As tens of thousands of students, faculty and staff kick off a new in-person academic year on the University of Michigan’s Ann Arbor campus, a number of university COVID-19 response efforts, policies and community expectations are in place for a productive and healthy fall term.

Here are the top things to know for the fall 2021 term:

  • The U-M campus community is highly vaccinated. As of Aug. 25, 91 percent of students, 88 percent of faculty and 73 percent of staff on the Ann Arbor campus were fully vaccinated. Additionally, 77 percent of Michigan Medicine employees were fully vaccinated.
  • Many employees continue to work on campus in person. Others will return with the start of the fall term and still more are developing in-person work plans that are being managed at the unit level.
  • Face coverings are currently required indoors in most settings on campus regardless of one’s vaccination status.
  • COVID-19 vaccines are required, with limited exemptions, for all students, faculty and staff.
  • All members of the U-M community coming to campus are required to use ResponsiBLUE, the daily symptom checker.
  • Testing for asymptomatic COVID-19 remains available through the Community Tracking and Sampling Program for those who want it or who are required to test weekly.
  • People should stay home if they are sick. This helps reduce the likelihood of spreading a range of infections including COVID, influenza and other illnesses.

Return to in-person work

Many units are resuming more in-person work based on their specific needs while other units are reducing campus density through hybrid work plans. Employees should continue to look to unit leadership for the latest information on their specific return to work plans and timelines.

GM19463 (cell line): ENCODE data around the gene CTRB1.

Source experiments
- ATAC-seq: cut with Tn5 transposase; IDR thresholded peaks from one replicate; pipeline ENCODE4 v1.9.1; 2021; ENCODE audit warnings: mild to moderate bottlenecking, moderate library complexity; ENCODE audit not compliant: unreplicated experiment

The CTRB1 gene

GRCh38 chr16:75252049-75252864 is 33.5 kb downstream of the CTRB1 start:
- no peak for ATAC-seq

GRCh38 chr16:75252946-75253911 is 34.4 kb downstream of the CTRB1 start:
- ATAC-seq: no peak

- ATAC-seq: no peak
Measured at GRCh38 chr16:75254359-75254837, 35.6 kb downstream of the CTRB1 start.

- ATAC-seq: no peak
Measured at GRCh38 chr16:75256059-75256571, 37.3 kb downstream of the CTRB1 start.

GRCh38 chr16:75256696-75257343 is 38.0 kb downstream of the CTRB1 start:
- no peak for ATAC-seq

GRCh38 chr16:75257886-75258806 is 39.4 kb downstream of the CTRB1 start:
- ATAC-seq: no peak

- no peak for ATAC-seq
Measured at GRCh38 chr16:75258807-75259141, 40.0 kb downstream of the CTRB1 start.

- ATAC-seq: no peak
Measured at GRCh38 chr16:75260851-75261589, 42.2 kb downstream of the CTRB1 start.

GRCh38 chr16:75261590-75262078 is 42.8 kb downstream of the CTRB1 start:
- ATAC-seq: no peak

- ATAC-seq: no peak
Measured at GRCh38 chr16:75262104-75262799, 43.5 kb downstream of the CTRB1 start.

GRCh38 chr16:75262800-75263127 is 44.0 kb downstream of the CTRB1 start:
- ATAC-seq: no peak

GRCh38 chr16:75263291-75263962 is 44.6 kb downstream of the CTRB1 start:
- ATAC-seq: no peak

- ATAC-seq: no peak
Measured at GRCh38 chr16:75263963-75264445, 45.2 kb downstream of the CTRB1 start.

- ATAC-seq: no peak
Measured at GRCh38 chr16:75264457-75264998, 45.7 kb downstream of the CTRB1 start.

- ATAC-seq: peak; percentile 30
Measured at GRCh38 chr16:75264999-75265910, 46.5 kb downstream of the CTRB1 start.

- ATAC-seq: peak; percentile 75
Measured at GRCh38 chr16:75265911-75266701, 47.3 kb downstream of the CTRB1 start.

Those who have concerns about returning to work should speak with their supervisors.

Face coverings required indoors

Under the latest U-M face-covering policy, all students, staff, faculty and visitors must wear a face covering that covers their mouth and nose while indoors and on U-M transportation, regardless of vaccination status.

The university policy cites limited exceptions in which a person is not required to wear a face covering indoors, including while alone in a single, enclosed, private office with the door closed; while actively eating or drinking; or while receiving a health care service that requires them to temporarily take off their face covering.

A key exception to the policy allows for vaccinated students living on campus to not wear a face covering while in their own residence hall, including common areas.

COVID-19 vaccine required

All students, faculty and staff are required to submit proof of their COVID-19 vaccination or request an exemption by Aug. 30 under the U-M COVID-19 Vaccination Policy.

Vaccines are available through Michigan Medicine, University Health Service and Occupational Health Services.

On Aug. 23, the U.S. Food and Drug Administration granted full approval to the Pfizer/BioNTech COVID-19 vaccine for people ages 16 and older.  University officials said they hoped this action will further motivate unvaccinated individuals in the U-M community who had been hesitant to get vaccinated to now get vaccinated.

Advisers are available to speak with individuals with questions about the vaccine’s safety and the role of vaccination in personal and community health.